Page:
Maintaining integrity (structural that is)

How does a body sustain its structural integrity for a lifetime?

There are so many factors — from genetics and the environment, to daily lifestyle and personal choices — it’s hard to really give a simple answer.

One element of the body that has a lifetime influence to both our structure and function is the fascial continuum or connective tissue system and the demand daily life affects its integrity. Recent science is defining fascia far differently than it is depicted in anatomy book. Once considered more of a packing material, the organizing principle of fascia on an intercellular level called tensegrity has shed light on how fascia plays its role in our longevity of form and movement. How we both transmit and absorb force or energy through our body is reliant on the fascial interfaces throughout the entire body.

Many people think muscles and now the buzzword myofascia (same thing, just a more truthful wording) are the most important things to focus on if what you want to do is keep your posture and performance optimal while living pain-free.

I beg to differ.

The idea that muscle contraction is the driving force of transmission is incomplete. Mind you, it’s not wrong – it’s just incomplete. Let me explain. Even the way most people think about the nervous system, the brain as the dictator of all things is also just incomplete. What do you miss if you only think of performance and posture as being a component of the brain telling the muscles what to do?

Bottom line, it’s a linear model and the body is three-dimensional and living.

If you only think of the body in north/south connections to define postural alignment, you fail to recognize just how complex and intertwined everything is and what’s keeping things both connected yet separate. It also doesn’t give way to the truth of stability because the system that provides us structural stability and allows force to be transmitted to all the body parts so no one body part has to yield all of the demand of the movement we perform is the connective tissue system.

Perhaps because of a scalpel we have been able to cut a body up to see its parts we seem to have an idea that what we see after cutting is how the body “sees” itself. Does the body think in terms of individual muscles or did we just invent the parts with the blade?

Tom Myers proposed a great question in the last Fascia Society workshop, “What happens if you turn the scalpel sideways?”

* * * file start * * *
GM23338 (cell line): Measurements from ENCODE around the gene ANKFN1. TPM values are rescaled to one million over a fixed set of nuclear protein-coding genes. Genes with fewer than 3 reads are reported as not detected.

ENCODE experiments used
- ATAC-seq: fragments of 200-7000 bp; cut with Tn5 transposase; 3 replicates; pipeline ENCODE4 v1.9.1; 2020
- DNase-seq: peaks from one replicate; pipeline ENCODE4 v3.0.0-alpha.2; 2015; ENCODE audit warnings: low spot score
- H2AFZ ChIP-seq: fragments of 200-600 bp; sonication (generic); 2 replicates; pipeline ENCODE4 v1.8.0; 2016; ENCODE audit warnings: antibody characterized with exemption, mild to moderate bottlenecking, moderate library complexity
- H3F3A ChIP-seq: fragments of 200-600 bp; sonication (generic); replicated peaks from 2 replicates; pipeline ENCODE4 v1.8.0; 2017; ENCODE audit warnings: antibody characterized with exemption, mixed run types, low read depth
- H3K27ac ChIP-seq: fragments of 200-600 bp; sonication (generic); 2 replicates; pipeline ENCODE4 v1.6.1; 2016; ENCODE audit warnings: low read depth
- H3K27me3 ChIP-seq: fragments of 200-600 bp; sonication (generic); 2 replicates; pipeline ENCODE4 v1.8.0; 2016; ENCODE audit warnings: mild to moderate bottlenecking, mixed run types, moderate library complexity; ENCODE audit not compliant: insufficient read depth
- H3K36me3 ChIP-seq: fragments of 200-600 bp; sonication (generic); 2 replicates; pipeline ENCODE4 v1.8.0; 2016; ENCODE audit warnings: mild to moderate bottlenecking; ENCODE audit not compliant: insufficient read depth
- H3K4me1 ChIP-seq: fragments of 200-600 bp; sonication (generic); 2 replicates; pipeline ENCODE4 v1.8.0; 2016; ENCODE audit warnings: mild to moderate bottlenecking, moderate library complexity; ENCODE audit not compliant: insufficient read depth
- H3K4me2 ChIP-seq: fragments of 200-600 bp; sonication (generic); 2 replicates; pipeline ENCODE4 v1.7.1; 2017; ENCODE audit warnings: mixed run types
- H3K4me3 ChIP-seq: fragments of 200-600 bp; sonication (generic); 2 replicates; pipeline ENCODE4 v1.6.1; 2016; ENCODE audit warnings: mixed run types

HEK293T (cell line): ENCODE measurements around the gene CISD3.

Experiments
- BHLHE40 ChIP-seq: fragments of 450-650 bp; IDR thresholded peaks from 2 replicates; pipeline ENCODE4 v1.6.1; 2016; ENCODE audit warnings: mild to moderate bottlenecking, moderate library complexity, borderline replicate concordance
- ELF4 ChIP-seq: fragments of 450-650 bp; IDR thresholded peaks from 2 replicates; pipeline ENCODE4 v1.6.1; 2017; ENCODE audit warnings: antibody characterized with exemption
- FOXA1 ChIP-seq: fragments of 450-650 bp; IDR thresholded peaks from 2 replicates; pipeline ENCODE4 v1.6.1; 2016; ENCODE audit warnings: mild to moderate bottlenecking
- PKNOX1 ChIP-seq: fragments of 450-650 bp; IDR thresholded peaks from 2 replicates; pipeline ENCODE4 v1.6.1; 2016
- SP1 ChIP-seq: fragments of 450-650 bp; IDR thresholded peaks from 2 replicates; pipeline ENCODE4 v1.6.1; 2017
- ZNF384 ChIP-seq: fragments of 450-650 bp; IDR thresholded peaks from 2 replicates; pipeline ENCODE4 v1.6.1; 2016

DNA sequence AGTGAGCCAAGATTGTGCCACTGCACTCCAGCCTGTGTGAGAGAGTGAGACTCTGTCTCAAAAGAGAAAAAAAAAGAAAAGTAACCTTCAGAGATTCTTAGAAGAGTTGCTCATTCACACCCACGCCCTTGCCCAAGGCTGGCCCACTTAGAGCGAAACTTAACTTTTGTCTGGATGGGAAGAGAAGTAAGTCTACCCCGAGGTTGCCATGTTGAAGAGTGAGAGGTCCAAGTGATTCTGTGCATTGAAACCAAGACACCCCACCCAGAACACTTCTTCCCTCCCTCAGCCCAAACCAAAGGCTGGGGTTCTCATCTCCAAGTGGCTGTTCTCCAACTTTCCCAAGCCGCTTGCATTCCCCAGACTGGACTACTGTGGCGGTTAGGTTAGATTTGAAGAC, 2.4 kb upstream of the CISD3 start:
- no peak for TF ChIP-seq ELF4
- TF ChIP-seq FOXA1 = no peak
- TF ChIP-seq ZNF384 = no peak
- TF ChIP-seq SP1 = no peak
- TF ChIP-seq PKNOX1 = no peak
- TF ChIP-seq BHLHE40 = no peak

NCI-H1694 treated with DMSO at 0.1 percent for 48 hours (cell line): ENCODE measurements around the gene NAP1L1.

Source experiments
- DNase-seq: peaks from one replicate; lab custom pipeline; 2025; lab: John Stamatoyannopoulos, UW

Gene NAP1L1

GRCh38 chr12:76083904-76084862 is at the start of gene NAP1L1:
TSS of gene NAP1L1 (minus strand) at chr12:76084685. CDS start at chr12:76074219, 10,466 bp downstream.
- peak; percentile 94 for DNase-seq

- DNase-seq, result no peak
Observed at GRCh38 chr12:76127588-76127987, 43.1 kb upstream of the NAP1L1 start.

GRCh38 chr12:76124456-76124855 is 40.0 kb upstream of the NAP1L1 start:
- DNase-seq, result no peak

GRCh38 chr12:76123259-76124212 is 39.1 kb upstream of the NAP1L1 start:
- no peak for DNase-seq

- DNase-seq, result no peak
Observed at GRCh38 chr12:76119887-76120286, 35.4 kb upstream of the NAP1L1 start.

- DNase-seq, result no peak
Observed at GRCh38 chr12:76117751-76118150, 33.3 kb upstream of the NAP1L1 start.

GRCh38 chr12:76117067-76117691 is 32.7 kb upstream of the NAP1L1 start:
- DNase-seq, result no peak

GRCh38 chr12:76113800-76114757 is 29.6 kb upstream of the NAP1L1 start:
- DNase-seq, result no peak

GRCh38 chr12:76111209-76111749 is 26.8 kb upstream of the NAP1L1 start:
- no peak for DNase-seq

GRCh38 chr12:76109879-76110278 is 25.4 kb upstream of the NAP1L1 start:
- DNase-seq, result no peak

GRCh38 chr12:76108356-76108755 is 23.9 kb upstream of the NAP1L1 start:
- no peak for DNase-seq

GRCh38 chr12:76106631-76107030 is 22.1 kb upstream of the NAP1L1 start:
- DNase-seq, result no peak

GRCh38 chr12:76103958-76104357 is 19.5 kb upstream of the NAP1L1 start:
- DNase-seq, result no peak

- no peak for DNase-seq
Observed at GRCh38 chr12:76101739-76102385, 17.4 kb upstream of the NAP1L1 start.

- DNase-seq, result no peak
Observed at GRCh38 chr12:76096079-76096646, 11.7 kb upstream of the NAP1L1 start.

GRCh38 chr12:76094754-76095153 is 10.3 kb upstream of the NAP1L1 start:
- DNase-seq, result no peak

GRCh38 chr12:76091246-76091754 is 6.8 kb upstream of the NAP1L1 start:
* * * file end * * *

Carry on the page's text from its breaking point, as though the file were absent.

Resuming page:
You certainly get an entirely new perspective on what is connecting things rather than seeing the parts. Tom developed a phenomenal model to define not only the north/south continuity of myofascial meridians, but the spiraling, dynamic continuity the living form possesses. He too is an open minded teacher who sees the body beyond its parts – and even these linear models he’s developed to define how the body works to sustain upright posture and efficient joint motion don’t completely define how the human body sustains a lifetime of good health or function. It is simply a model after all. A damn good model I might add, but still, it’s a way to learn about movement more than longevity. Remember this: when it comes to trying to explain how the human body stays well over a lifetime – we aren’t really sure how it all works and most of the things we say are models to help us make sense of parts. If we really knew how it all worked there would be no disease and we would cure all pain symptoms in all humans!

It’s a tough thing to propose a way to help a body live better, with less pain, and more enjoyment – I have no idea why I keep trying to do it but hey, someone has to start trying to explain things to the general public so they get up and learn that we aren’t really taught how to take care of ourselves for the long haul of life. I mean really, ask yourself this question, “How long do you want to live or think you will live. How good do you want those years to be?” I’d rather live 50 more phenomenal years than live 25 good ones and 25 that leave me unable to move well or do the things I want to do. Don’t we all?

When it comes to defining how to live a better life, there’s no way to really tell. I mean, you would have to live your life, die, come back and do it different to really tell if one thing made you live longer or better for that matter, right? So instead, what if you could actively partake in simply making everyday a great day for yourself? But I digress…

track athlete

So back to transmitting force

How do we transmit force or energy through our body efficiently? Dr. Ingber argues that mechanical forces – the combination of push, pull, tension, and compression - are important regulators of cell development and behavior. Tensegrity provides the structure - the stable architecture if you will - that determines how these physical forces are distributed inside a cell or tissue, and how and where they exert their influence. We are just beginning to understand the profound environment the connective tissue provides and how it influences the structures it supports. The gliding interfaces between structures on the macro and micro level rely on the supple, yet stable, environment connective tissue provides. Efficient force transmission occurs in the connecting tissues. It’s the only inseparable structure in the body that’s able to absorb force throughout every cell instantaneously. People who are satisfied with what they already know limit their potential to learn anything at all.

Continue to think outside the box or dare I say the cell to learn how to stay healthy and well for a long lifetime. There’s more to say on the topic of how we absorb, manage, and utilize forces from outside our body but one thing is for sure. The system that transmits force the most efficiently and globally in a human form is the connective tissue. 

Original Article: 

Connect with Us

 

Go to top